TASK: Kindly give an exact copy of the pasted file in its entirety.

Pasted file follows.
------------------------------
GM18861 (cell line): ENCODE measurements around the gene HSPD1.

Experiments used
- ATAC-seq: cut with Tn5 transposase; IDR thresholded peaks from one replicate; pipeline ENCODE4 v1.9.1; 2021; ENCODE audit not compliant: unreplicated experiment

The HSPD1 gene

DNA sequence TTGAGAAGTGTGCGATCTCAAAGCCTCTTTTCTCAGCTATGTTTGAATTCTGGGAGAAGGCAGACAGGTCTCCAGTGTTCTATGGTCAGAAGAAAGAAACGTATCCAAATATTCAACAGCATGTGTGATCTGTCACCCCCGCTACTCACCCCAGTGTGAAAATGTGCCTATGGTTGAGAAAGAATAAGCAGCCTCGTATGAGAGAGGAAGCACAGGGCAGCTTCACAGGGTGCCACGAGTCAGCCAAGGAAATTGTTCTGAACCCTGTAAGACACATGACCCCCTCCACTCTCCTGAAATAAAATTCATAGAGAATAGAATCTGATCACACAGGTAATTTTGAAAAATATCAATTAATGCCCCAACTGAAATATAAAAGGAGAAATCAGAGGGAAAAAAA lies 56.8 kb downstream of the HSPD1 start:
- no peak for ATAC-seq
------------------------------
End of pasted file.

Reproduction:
GM18861 (cell line): ENCODE measurements around the gene HSPD1.

Experiments used
- ATAC-seq: cut with Tn5 transposase; IDR thresholded peaks from one replicate; pipeline ENCODE4 v1.9.1; 2021; ENCODE audit not compliant: unreplicated experiment

The HSPD1 gene

DNA sequence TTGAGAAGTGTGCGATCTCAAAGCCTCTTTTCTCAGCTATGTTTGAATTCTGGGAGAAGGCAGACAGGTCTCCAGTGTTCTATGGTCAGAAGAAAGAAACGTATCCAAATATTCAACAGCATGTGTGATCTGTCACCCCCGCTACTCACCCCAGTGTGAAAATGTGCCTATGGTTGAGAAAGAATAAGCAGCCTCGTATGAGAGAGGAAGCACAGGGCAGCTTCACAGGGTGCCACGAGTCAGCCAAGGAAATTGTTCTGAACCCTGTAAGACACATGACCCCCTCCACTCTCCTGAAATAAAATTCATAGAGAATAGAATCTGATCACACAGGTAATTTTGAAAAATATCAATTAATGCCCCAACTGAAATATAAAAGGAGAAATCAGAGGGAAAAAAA lies 56.8 kb downstream of the HSPD1 start:
- no peak for ATAC-seq